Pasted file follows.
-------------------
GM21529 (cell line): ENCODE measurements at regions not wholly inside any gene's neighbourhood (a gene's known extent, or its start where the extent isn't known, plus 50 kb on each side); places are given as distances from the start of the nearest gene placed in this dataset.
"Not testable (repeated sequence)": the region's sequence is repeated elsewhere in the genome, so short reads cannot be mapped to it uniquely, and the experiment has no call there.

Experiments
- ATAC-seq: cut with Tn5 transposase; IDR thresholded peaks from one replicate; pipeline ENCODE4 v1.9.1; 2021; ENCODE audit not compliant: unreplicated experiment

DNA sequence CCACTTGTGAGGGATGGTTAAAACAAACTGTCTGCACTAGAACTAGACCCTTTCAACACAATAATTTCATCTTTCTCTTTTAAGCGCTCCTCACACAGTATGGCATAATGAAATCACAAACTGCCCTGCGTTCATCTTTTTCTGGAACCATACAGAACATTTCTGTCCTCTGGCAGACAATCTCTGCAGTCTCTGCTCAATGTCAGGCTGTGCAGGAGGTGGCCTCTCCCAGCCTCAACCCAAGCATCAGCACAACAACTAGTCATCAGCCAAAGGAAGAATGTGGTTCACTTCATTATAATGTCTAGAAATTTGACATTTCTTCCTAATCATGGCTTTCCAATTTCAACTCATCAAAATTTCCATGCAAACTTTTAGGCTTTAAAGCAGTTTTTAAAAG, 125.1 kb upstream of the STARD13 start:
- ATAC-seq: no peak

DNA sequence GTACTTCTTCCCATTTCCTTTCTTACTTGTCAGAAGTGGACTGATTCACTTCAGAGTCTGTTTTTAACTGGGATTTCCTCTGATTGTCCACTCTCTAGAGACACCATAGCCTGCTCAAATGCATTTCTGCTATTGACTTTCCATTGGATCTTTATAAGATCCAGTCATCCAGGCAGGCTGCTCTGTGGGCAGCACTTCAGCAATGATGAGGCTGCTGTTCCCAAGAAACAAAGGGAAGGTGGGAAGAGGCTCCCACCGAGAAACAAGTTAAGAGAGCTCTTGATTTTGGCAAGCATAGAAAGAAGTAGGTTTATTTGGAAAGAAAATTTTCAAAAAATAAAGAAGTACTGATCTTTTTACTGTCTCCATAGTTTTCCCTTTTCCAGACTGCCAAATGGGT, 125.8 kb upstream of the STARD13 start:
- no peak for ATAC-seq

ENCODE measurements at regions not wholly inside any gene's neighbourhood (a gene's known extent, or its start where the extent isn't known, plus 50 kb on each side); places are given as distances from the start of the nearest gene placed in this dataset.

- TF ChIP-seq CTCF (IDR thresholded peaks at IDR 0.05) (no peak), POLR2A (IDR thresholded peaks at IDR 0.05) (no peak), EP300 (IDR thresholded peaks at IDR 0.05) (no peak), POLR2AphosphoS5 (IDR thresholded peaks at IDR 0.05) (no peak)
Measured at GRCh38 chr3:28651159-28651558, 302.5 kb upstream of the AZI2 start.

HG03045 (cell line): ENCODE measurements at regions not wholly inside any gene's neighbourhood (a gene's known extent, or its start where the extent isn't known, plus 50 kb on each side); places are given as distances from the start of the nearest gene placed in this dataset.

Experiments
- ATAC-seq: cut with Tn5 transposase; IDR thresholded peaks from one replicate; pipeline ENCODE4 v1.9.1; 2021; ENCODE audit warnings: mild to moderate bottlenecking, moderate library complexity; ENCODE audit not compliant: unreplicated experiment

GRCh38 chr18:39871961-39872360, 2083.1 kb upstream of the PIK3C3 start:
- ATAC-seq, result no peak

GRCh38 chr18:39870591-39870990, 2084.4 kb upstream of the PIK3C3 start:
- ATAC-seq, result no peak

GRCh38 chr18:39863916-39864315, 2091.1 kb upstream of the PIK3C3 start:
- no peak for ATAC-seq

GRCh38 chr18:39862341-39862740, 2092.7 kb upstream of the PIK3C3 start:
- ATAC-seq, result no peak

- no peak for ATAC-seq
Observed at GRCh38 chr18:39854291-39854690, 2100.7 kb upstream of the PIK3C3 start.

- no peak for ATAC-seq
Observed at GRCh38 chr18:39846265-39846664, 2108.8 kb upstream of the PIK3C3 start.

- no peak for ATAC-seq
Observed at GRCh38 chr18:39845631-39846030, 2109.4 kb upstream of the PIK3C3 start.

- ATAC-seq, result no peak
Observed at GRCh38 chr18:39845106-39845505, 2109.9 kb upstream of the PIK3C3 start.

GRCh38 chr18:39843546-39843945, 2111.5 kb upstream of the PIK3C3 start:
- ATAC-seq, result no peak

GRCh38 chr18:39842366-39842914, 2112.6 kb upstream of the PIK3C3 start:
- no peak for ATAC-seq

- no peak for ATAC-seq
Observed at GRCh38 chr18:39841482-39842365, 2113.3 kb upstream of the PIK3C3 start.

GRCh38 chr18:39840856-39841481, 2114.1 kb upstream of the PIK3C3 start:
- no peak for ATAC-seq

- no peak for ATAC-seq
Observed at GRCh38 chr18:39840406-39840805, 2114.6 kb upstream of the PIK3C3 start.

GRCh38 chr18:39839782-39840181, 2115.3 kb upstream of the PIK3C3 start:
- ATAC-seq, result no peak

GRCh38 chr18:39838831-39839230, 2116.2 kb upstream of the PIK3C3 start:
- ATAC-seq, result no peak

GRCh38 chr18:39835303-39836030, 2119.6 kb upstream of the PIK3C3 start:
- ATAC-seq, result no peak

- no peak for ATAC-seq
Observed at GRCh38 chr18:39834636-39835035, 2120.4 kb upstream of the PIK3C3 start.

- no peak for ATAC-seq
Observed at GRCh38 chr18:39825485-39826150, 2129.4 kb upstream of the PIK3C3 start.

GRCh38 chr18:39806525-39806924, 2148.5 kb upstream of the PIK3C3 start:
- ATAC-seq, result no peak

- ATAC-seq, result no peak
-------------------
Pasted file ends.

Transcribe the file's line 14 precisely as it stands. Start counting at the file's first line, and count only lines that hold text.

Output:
- ATAC-seq: cut with Tn5 transposase; IDR thresholded peaks from one replicate; pipeline ENCODE4 v1.9.1; 2021; ENCODE audit warnings: mild to moderate bottlenecking, moderate library complexity; ENCODE audit not compliant: unreplicated experiment